For example, the country’s Visa Waiver Program allows immigrants from just three dozen countries, to enter the United States without having to go through the usually lengthy and detailed process of applying for a visa to enter the United States. However, two-thirds of these countries are from Europe, with just a handful of countries from Africa and South America.

The VWP, however, only provides a ninety-day stay, without the option of extending it while the visitor is in the United States. While 90 days may be more than enough for a tourist, it provides very little time for a prospective investor or entrepreneur to assess business prospects in the country.

Money Talks

The United States offers to issue up to 10,000 visas annually to prospective investors who can bring in between $500,000 and $1 million into the country, and can even offer to grant permanent resident status to the investors. The eligibility criteria for these visas are rather stringent, and depending on what country the investor is residing in, it may take years before such a visa is approved. $500,000 is a lot of money for most people outside of the United States to come up with, especially for those in less-developed countries, so maybe a bit of change is in order.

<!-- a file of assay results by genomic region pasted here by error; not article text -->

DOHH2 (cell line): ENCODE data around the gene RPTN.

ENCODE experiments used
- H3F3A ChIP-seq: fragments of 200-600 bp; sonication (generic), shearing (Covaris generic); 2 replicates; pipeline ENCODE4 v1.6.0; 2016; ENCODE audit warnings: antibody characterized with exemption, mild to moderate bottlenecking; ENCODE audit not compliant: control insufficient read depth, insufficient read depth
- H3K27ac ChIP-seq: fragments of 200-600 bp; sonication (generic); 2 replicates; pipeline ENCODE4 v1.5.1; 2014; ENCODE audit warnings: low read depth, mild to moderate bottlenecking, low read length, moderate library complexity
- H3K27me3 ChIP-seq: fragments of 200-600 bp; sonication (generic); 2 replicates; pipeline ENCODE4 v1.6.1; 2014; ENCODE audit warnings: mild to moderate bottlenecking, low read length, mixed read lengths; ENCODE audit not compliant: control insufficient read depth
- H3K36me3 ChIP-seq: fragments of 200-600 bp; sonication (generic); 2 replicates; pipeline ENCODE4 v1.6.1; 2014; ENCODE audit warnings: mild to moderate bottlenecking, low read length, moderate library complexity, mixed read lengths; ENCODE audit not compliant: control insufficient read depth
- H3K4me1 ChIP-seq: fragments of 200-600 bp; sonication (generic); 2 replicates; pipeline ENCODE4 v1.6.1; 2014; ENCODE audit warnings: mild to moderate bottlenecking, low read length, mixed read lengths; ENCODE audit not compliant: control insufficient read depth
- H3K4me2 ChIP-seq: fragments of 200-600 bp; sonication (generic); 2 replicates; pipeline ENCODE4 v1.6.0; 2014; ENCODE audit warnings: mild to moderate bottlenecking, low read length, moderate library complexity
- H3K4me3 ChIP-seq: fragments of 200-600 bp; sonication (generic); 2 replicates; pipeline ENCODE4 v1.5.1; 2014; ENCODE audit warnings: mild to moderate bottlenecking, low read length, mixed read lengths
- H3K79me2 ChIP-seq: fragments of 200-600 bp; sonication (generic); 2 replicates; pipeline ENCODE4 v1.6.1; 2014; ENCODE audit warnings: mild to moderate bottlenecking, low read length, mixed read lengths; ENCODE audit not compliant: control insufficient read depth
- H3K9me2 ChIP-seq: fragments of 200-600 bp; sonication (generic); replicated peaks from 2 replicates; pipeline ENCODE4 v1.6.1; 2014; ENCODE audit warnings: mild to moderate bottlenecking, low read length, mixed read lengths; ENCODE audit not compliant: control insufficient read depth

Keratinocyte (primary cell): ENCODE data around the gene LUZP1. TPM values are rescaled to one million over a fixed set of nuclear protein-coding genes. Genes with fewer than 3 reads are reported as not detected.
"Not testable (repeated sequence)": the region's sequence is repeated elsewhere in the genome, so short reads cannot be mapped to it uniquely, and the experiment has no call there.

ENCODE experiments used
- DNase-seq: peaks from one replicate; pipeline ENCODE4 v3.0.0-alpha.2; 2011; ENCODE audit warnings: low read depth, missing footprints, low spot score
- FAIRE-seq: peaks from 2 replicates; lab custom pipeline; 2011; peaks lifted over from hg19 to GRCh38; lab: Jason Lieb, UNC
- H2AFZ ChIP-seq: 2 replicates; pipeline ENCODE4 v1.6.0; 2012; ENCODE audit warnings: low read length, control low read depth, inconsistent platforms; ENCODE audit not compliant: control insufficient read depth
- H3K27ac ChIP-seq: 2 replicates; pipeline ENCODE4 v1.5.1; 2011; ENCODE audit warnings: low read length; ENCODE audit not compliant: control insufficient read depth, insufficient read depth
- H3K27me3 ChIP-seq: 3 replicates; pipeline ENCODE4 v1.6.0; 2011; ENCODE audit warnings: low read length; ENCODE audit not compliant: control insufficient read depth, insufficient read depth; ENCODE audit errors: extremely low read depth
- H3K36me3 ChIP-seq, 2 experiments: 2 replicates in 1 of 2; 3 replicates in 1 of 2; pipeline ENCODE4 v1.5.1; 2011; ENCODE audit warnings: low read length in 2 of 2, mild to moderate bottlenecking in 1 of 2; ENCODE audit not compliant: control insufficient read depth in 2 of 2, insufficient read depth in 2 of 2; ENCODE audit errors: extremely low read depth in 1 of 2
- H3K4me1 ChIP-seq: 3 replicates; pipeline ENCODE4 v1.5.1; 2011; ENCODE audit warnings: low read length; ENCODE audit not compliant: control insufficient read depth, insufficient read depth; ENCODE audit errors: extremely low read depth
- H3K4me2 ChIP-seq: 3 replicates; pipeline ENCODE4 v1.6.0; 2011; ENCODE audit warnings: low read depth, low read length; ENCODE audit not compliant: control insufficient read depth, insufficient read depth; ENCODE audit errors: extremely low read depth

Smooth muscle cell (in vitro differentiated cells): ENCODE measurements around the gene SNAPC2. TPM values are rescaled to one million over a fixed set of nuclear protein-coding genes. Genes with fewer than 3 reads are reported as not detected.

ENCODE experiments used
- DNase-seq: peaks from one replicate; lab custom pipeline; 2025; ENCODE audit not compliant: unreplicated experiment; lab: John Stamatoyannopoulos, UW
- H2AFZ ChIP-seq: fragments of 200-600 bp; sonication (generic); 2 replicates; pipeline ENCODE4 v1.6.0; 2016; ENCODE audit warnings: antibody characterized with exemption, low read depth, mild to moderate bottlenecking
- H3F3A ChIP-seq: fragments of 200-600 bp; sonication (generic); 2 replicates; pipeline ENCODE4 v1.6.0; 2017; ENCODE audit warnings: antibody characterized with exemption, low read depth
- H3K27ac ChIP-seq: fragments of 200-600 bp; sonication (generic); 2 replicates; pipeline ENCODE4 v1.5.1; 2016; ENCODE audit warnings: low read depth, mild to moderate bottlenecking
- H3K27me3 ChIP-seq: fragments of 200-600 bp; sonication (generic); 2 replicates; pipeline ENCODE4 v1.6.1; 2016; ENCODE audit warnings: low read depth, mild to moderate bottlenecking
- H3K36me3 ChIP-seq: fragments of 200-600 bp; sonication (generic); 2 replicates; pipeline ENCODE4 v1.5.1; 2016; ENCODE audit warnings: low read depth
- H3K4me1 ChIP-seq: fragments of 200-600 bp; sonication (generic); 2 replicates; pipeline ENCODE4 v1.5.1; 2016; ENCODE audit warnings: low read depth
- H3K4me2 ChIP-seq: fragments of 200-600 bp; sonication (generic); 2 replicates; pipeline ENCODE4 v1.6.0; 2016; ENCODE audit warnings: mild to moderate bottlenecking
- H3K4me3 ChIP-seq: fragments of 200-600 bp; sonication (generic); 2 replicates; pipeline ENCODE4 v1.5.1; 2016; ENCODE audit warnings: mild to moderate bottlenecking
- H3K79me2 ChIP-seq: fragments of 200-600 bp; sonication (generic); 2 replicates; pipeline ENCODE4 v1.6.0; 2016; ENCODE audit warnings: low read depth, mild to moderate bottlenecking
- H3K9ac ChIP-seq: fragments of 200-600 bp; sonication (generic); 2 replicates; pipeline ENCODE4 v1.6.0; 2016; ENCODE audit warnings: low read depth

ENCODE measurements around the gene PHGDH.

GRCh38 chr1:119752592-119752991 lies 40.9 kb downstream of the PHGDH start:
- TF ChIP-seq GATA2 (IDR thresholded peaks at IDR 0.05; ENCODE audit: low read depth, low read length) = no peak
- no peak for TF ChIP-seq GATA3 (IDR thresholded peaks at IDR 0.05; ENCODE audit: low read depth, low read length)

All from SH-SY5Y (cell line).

Many of the foreign success stories come from young people who first enter the United States as students. While this is a highly laudable way for someone to immerse, and learn about the American way of business, maybe providing a shortcut for enterprising people is another way to introduce much-needed entrepreneurial brain power to the United States.

Getting More Entrepreneurs In The Country

Most participants in the VWP come into the country for tourist purposes, possibly just to visit Disneyland, or their relatives. With an increasingly shrinking world, it is high time that the United States, with a rapidly aging population, meld the features of the VWP, with that of the investor visa program, and offer lower “entrance” requirements. There continues to be a vast and growing pool of outstanding foreign minds that are waiting to be given the chance to prove that they can contribute significantly to the United States.

Talk to your representatives in Congress, or at the very least, spread the word, that new vitality and fresh ideas are requirements for the country’s continued growth and leadership in the global marketplace.